• Job-specific skills testing. When hiring for a position that requires specific skill sets (for example, financial analysis or delivering client advice), job-specific skill testing can help assess how well multiple candidates fit the requirements for a position. The nature of skills testing can also vary. For example, testing candidates for technical skills is simpler and more straightforward than testing for the ability to analyze a client's retirement scenario, which is also different from testing the ability to deliver advice to a client based on such an analysis.

A Costly Choice

Best-practices hiring is a two-step process. First, advisors should clearly define the attitudes, attributes, abilities, skills and experience required for each position. Then, they should develop a hiring process that gathers information on how each candidate meets the pre-established criteria. Advisors following this process are more likely to attract and retain successful candidates over the long term.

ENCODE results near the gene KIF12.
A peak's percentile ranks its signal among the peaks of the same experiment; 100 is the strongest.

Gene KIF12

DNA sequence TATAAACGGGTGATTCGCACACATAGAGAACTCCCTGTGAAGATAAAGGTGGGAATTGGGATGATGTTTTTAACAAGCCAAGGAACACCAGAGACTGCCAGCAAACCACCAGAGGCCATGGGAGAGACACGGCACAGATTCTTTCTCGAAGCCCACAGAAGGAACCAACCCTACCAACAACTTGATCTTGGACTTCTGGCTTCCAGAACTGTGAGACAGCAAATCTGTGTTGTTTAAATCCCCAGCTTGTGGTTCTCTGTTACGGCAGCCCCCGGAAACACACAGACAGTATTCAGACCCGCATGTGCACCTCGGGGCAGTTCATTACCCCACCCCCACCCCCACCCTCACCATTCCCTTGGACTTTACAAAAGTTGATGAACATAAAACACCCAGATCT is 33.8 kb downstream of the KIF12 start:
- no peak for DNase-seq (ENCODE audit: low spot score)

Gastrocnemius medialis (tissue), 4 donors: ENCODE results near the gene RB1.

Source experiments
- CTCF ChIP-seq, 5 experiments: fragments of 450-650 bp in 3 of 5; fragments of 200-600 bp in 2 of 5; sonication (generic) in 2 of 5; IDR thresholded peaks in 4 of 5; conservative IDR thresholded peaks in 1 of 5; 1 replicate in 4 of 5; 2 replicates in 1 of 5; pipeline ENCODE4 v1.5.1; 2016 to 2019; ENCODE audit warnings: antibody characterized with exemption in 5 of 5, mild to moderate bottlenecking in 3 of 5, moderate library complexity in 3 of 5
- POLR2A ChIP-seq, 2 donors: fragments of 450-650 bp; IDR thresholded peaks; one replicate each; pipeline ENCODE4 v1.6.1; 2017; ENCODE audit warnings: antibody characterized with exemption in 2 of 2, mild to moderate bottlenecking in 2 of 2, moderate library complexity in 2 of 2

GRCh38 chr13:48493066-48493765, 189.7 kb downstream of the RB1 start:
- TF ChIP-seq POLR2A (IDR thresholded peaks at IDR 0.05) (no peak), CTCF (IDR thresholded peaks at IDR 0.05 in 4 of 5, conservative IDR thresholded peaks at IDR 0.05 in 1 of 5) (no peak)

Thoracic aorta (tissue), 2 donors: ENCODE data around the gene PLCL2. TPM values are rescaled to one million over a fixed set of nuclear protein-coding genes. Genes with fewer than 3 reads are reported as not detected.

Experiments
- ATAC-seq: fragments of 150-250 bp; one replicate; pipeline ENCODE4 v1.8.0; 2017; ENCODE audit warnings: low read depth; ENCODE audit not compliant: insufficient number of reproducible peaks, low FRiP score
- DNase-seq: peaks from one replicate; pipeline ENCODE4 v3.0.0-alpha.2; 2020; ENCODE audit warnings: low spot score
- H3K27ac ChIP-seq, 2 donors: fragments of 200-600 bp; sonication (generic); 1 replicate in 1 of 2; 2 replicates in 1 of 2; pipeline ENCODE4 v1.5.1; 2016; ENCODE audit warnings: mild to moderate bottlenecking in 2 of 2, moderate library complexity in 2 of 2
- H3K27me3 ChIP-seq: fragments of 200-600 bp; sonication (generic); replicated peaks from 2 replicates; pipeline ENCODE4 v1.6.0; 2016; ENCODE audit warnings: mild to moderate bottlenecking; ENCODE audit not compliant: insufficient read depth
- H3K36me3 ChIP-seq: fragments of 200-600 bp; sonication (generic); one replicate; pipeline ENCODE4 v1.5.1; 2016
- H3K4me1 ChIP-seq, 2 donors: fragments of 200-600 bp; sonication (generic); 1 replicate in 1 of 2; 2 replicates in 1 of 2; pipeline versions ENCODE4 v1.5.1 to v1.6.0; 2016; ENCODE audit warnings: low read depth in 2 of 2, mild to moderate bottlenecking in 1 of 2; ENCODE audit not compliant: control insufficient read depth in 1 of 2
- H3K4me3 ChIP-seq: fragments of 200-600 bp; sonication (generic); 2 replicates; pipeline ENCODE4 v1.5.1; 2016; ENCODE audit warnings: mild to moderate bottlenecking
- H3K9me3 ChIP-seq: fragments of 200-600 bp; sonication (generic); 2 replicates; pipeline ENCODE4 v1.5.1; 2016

Many advisors resist engaging in best practices because of the time and energy required to develop a hiring process. But consider the cost of hiring the wrong candidate or, perhaps equally as disappointing and diluting to the business, hiring a candidate who is marginally acceptable but never really masters the position. In short, the cost of hiring the wrong person, or the not-quite-right-but-not-bad-enough-to-let-go person, can be far more significant than taking the time to hire the right person the first time.

Stephanie Bogan is CEO and Natalie Doss is research manager of Quantuvis Consulting.